Diocesan News

Our Lady of Lourdes Parish Celebrates Feast Day With Diversity

Father Jean Delva, pastor of Our Lady of Miracles, Canarsie, co-celebrated the Mass for the Feast of Our Lady of Lourdes. (Photo: Allyson Escobar)

QUEENS VILLAGE — The feast day of Our Lady of Lourdes was celebrated multicultural style with a Mass and candlelit procession on Feb. 11 at the namesake parish in Queens Village.

Members of ethnic ministries — including Bangladesh, Filipino, Haitian, Igbo, Indian, Irish, Italian, Latino and Nigerian groups — read the Prayers of the Faithful in their native tongue and brought forward the offertory gifts.

About 200 people attended the Mass and procession, which was preceded by a nine-day novena leading up to the feast day.

Nine-year-old Xuan Amoroso, who lives in Queens Village and attends the parish, says she loves Mother Mary because “she always helps people find their hope, and guides them through what they’ve been through. “

“It’s only our second year doing this …  and we’re always dependent on weather this time of the year, but we’ve been blessed,” the Father Patrick Longalong, the pastor. “The parishioners were inspired to do something for Our Lady of Lourdes, because this is our parish feast. It means a lot to the people here …  No matter what the weather is, they come.”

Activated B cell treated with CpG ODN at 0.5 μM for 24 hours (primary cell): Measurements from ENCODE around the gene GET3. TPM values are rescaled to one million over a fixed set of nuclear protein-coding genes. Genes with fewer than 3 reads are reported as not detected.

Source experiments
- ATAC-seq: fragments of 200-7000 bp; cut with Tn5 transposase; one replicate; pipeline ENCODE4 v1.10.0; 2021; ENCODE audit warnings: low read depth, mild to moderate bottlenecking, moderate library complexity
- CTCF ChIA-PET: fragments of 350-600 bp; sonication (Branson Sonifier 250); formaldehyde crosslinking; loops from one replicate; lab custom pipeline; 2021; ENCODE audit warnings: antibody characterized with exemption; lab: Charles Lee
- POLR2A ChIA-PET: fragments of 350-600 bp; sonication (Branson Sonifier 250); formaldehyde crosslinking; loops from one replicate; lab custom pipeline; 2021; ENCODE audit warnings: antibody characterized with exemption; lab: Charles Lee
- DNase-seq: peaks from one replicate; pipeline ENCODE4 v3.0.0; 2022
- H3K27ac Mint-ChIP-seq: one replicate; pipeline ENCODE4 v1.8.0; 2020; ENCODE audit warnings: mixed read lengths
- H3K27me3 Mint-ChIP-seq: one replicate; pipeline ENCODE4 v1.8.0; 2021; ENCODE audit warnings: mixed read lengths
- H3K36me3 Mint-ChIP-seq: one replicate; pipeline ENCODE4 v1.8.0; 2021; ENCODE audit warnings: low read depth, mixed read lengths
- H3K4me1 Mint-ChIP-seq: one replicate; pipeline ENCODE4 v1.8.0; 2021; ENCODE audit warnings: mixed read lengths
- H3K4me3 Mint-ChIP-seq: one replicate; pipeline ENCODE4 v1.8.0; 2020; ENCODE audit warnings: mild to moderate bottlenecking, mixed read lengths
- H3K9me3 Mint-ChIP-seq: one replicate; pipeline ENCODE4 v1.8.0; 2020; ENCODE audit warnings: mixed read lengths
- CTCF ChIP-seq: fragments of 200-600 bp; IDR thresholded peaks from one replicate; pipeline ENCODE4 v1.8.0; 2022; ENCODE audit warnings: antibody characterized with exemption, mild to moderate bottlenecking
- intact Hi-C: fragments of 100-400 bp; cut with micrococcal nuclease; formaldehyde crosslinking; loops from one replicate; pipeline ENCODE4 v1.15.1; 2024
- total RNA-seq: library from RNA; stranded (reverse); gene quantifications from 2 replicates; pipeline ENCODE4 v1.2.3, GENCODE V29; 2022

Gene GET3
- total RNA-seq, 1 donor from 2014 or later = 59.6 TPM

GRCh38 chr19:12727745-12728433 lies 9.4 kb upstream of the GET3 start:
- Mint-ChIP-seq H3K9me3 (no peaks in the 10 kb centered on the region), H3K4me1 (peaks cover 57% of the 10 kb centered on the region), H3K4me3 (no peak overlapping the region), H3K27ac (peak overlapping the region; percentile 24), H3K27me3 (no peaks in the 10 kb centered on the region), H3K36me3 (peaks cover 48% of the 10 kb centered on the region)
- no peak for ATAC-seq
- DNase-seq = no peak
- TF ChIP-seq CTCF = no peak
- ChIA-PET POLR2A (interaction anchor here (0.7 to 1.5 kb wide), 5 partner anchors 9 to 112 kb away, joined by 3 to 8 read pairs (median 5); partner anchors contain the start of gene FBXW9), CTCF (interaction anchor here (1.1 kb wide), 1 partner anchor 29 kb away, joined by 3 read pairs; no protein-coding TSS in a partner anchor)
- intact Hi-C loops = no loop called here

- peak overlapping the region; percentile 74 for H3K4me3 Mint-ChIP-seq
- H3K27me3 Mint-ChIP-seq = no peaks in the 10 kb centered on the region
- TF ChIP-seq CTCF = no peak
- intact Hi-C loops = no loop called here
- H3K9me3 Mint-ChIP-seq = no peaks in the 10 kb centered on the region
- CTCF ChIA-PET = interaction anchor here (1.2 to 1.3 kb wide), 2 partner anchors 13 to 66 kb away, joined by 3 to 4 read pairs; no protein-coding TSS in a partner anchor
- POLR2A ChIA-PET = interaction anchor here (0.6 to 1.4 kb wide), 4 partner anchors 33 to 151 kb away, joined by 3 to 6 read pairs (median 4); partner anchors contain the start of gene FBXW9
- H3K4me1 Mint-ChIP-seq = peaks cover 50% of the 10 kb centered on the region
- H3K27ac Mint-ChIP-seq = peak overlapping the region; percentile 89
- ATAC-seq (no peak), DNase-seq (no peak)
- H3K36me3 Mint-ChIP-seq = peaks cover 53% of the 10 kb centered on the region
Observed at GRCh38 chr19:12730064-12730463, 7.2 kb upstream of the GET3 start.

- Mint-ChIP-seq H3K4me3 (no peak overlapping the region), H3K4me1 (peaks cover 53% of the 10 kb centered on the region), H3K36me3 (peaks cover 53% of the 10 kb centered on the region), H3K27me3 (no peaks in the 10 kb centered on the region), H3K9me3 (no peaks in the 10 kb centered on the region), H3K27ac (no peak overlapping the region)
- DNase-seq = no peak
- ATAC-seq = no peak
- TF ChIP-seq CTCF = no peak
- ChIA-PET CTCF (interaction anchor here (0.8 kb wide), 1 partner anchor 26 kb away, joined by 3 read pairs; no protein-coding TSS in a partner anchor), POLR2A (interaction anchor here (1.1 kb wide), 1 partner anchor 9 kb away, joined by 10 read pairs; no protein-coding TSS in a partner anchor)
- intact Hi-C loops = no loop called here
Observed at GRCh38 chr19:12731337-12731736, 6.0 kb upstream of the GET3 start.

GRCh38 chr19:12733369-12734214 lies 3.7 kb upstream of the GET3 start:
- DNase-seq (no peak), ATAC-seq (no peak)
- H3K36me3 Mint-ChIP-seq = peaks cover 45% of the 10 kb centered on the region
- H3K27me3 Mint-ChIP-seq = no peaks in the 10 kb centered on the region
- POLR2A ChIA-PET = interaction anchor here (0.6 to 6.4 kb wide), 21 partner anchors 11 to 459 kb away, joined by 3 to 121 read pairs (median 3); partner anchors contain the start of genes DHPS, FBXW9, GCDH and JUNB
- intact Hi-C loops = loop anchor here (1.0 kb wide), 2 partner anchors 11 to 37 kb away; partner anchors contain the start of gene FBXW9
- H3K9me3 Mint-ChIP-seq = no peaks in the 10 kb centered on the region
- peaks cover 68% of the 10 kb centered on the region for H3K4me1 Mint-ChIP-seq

The Mass was celebrated by Father Jean Delva, pastor of Our Lady of Miracles, Canarsie, and co-celebrated by the priests from surrounding parishes. 

“As people of faith, let us surrender our hearts to be of service to those in need, especially to the sick, the way Mary did with her whole heart,” Father Delva said in his homily, telling a story about how he went to Lourdes when he was a seminarian and witnessed a miracle there. 

“The faith that I witnessed myself in Lourdes, to see people coming for their faith and healing… it was like Mary’s yes, and how the infant in her womb leapt for joy. Let us renew our own yes, to bring our service and our joy before the Lord.”

Our Lady of Lourdes refers to Marian apparitions seen by a 14-year-old peasant girl, Bernadette Soubirous, in Lourdes, France, in 1958. The site is now famous for its pilgrimages and for being a place of healing.

Our Lady of Velankanni. (Photo: Allyson Escobar)

“It is easy for us to come and celebrate together; all the cultures, languages, traditional costumes,” said Father Robert Ambalathingal, a resident at Our Lady of Lourdes Parish who likened the worldwide devotion to Our Lady of Lourdes in France to a devotion in India to Our Lady of Velankanni. Velankanni is a town in the Indian state of Tamil Nadu, where according to oral tradition, Mary appeared twice during the 16th century and once in the 17th century.

Feb. 11 is also the World Day of the Sick,  a day the faithful can offer their prayers for those suffering from illness. 

“The people are thirsty for healing,” Father Ambalathingal said. “When we have a celebration like this, the people are coming not only from our church, but from many other parishes, too, all in need of physical, spiritual and mental healing. That’s the beautiful message of Lourdes … that we can be healed. She is the patroness of our parish.”

 

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